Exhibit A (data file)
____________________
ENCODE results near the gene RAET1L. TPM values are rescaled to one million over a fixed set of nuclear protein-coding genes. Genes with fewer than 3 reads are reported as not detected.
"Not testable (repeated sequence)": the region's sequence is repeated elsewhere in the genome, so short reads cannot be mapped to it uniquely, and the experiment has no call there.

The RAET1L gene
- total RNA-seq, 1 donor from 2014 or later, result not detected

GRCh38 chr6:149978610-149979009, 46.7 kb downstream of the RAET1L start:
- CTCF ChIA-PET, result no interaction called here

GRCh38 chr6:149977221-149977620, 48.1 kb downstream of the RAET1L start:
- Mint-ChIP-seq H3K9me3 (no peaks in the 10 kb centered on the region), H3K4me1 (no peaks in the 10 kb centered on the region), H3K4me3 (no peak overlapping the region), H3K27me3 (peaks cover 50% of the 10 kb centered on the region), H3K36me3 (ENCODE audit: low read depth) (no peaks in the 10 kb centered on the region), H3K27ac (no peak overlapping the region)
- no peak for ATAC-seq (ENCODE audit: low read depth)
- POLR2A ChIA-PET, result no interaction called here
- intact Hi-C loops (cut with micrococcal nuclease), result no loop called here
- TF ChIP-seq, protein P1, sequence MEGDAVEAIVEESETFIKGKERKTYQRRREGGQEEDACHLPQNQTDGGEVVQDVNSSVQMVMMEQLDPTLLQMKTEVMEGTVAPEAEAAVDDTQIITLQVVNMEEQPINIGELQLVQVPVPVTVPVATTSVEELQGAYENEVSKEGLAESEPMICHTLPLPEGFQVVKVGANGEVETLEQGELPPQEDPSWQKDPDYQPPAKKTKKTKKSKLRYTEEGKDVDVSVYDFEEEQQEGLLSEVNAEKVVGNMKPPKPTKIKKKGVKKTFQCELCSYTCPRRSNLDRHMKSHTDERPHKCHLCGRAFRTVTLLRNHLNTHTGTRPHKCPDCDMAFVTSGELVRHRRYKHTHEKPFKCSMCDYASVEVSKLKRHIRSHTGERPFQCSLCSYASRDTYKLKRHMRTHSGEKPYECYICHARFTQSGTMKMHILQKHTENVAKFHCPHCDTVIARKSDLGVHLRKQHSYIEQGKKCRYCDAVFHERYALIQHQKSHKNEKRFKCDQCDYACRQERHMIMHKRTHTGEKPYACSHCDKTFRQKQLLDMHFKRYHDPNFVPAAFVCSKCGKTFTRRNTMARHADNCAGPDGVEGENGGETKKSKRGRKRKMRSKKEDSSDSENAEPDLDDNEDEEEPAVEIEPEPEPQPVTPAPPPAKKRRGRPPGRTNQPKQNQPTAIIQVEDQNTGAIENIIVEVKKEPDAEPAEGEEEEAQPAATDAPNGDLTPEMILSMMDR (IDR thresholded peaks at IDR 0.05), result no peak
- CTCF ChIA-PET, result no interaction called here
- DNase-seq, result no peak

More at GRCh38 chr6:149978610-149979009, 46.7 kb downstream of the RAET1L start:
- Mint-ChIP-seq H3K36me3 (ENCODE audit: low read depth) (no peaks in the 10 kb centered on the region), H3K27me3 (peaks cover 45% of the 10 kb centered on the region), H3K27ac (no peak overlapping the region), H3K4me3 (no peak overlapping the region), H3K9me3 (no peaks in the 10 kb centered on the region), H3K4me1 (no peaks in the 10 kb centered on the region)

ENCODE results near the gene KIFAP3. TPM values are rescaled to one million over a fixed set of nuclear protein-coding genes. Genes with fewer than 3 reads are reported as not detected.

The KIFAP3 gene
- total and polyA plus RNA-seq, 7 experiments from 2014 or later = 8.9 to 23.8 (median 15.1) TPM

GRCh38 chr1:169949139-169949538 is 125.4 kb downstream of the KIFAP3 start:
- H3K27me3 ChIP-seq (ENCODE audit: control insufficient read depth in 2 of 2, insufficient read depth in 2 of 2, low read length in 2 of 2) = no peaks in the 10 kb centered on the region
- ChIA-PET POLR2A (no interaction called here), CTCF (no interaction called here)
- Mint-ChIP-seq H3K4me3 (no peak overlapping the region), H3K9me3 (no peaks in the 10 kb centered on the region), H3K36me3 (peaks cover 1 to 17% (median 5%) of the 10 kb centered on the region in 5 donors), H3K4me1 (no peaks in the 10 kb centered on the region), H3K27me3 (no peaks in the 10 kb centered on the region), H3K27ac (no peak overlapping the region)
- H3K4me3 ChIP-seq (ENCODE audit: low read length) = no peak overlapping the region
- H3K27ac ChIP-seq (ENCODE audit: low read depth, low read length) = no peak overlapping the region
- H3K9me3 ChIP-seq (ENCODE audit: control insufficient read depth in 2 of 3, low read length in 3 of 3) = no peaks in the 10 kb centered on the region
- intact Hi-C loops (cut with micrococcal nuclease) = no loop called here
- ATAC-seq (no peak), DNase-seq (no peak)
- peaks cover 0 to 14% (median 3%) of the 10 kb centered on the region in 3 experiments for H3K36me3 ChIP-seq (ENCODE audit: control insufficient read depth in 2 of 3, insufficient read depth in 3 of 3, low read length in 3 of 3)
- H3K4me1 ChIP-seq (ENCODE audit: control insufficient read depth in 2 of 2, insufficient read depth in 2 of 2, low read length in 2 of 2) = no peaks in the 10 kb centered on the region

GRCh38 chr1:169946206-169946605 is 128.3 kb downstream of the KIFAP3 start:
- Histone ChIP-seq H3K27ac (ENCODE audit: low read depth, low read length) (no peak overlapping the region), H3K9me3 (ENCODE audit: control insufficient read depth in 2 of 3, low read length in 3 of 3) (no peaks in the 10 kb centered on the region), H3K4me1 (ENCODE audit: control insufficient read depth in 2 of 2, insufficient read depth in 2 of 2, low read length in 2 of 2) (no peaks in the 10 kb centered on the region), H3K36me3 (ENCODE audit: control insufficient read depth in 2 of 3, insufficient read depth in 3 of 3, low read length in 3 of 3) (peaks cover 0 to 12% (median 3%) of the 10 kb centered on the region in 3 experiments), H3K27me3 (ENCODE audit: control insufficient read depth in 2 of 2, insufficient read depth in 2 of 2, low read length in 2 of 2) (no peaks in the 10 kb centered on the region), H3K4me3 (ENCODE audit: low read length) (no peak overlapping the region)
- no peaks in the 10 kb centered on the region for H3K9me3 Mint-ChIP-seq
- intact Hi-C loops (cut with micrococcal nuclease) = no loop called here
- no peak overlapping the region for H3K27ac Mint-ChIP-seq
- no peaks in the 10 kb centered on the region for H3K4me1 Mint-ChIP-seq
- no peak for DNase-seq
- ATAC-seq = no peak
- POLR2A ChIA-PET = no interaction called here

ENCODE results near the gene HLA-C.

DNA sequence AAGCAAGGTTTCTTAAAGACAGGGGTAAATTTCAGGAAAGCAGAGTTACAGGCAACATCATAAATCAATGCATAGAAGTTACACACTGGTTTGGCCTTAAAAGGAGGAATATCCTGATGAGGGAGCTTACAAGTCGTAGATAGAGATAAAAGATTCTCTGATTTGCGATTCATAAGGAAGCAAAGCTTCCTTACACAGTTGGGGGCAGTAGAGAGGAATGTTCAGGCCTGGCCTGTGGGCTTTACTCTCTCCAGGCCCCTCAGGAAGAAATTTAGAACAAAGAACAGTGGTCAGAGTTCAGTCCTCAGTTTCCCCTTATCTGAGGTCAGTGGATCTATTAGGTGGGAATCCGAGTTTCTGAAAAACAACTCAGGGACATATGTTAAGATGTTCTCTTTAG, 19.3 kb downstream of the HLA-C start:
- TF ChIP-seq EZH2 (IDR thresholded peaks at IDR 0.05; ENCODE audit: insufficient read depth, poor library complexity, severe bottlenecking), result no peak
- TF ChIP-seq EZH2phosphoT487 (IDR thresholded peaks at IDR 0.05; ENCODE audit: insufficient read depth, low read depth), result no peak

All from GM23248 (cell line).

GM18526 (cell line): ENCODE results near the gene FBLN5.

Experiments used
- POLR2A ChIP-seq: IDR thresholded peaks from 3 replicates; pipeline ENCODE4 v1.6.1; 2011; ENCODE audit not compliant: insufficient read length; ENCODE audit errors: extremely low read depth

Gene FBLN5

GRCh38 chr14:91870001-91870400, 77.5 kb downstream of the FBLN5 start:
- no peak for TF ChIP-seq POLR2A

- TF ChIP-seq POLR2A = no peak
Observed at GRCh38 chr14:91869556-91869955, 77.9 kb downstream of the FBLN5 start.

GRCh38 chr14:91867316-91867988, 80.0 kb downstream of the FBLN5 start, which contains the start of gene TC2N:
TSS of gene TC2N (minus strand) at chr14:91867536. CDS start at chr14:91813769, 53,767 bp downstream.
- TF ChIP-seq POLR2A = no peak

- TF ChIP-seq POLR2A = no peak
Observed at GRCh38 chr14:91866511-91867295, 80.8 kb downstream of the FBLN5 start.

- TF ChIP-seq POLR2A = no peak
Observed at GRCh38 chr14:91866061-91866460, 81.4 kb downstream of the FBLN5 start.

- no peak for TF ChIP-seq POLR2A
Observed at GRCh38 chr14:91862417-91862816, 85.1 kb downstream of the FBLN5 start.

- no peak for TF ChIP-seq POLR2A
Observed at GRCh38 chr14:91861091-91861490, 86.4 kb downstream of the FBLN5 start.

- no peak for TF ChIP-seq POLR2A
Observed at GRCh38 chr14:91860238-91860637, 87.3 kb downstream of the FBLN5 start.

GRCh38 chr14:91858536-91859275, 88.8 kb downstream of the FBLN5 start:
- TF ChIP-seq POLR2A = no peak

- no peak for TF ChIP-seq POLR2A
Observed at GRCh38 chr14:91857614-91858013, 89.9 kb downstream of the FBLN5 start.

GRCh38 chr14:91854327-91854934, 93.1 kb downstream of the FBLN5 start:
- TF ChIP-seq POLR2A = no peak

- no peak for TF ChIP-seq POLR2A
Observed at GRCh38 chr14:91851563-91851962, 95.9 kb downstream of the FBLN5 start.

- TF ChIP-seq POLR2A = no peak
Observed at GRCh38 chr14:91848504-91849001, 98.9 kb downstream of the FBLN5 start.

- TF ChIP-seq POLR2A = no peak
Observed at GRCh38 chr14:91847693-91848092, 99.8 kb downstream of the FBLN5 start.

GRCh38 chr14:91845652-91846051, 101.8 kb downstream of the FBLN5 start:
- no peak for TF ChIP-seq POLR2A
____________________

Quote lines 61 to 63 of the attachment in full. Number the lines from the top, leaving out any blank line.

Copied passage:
Observed at GRCh38 chr14:91862417-91862816, 85.1 kb downstream of the FBLN5 start.

- no peak for TF ChIP-seq POLR2A
Observed at GRCh38 chr14:91861091-91861490, 86.4 kb downstream of the FBLN5 start.